detectionizr

Detect npm modules and system libraries with the same ease as Modernizr

detectionizr

Detect npm modules and system libraries with the same ease as Modernizr. Never has feature detection in Node.js been so easy!

Install the module with: npm install detectionizr

var detectionizr = require('detect');
detectionizr.detect(["imagemagick", "ls", "punycode"]); // array of commands you want to test for 
 
if(detectionizr.punycode)
    console.log("We can use detectionizr.punycode!");
if(detectionizr.imagemagick)
    console.log("We can use detectionizr.imagemagick!");
 
detectionizr.on("detect", function(nameexist) {
    if(detectionizr.ls)
        console.log("We can use ls on this computer!");
});

When I write command, I also mean nodejs modules.

detectionizr has 4 methods:

  • require ({String}) - works like the normal require, except false is returned if the module can not be found
  • detect ({Array}) - takes a list of command names to test and grows your detectionizr variable with references to the commands. Note, that command line commands will not be available right away. See below.
  • on ({String}, {Function}, [{Object}]) - If a command is not a node module, then the test run asynchronously, and you have to attach an event listener. In the current version, only "detect" is accepted as event name. The second argument is your callback function and the third (optional) the scope you want your callback to run in. The listener will be called with 2 arguments, the name {String} and if it could be found {Boolean}. Multiple event listeners can be attached. And all listeners are called for each test.
  • overwrite ({String}, {Function}, [{Object}]) - The same as on but will delete all previous attached "detect" listeners.

detectionizr child_process from native nodejs modules and also checks in the same manner as it will test your library dependecies. That is why, detectionizr will always have a reference to child_process.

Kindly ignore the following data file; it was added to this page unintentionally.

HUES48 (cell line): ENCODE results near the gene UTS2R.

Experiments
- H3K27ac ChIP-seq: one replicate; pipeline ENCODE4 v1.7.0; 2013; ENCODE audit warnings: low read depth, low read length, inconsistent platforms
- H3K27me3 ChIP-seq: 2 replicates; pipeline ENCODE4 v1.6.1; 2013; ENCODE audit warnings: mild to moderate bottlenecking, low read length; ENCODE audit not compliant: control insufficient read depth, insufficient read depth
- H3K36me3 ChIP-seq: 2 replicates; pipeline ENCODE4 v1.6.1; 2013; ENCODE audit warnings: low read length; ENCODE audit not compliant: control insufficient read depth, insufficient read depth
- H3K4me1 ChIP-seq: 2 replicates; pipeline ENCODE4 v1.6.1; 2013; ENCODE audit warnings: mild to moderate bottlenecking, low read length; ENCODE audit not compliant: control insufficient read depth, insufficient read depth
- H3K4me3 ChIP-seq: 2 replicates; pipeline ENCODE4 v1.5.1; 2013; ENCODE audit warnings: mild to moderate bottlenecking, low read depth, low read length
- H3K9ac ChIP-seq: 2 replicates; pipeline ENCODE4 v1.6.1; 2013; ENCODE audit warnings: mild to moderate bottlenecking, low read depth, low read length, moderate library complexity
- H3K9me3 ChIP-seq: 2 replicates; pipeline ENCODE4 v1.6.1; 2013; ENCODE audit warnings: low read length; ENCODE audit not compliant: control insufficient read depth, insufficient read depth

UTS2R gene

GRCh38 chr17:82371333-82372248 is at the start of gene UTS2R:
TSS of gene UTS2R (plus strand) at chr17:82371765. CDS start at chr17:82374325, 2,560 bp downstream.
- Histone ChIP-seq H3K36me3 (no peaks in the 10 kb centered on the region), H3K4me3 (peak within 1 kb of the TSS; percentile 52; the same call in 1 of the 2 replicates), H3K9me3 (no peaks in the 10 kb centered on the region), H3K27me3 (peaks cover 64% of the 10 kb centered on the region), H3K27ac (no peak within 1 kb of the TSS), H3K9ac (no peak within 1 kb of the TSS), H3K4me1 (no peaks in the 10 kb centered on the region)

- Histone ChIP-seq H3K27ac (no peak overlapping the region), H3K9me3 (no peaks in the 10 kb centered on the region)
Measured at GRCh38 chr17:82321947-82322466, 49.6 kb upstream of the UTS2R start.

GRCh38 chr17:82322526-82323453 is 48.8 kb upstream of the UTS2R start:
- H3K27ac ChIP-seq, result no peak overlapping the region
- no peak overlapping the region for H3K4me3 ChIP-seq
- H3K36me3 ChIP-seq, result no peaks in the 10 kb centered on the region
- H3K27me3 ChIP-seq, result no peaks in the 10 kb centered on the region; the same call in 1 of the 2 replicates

detectionizr will first try and require the commands. If that fails, it will run the command as a process with: command -v [command name] and look for a "/"(slash) in the return value. The command commandshould be available on all POSIX compliant systems (OS X, Linux, Unix ect.).

var test = require("detect");
test.detect(["rdjpgcom", "imagemagick", "imgcheck"]);
function PackageManager() {
    this.available = [];
}
PackageManager.prototype.recieve = function(nameexist) {
    if(exist) this.available.push(name)
    console.dir(pm);    // { available: [ 'rdjpgcom' ] } 
    console.dir(test);  /* { child_process: 
                               { fork: [Function],
                                 _forkChild: [Function],
                                 exec: [Function],
                                 execFile: [Function],
                                 spawn: [Function] },
                              require: [Function: r],
                              detect: [Function],
                              on: [Function],
                              overwrite: [Function],
                              rdjpgcom: true, <- command line libraries can not be referenced
                              imagemagick: false,
                              imgcheck: false }*/
}
var pm = new PackageManager();
console.dir(pm)
test.on("detect", pm.recieve, pm);
  • Better documentation...
  • Better tests...

In lieu of a formal styleguide, take care to maintain the existing coding style. Add unit tests for any new or changed functionality. Test your code using grunt.

  • 0.1.0 - Initial release

Copyright (c) 2013 dotnetCarpenter Licensed under the WTFPL license.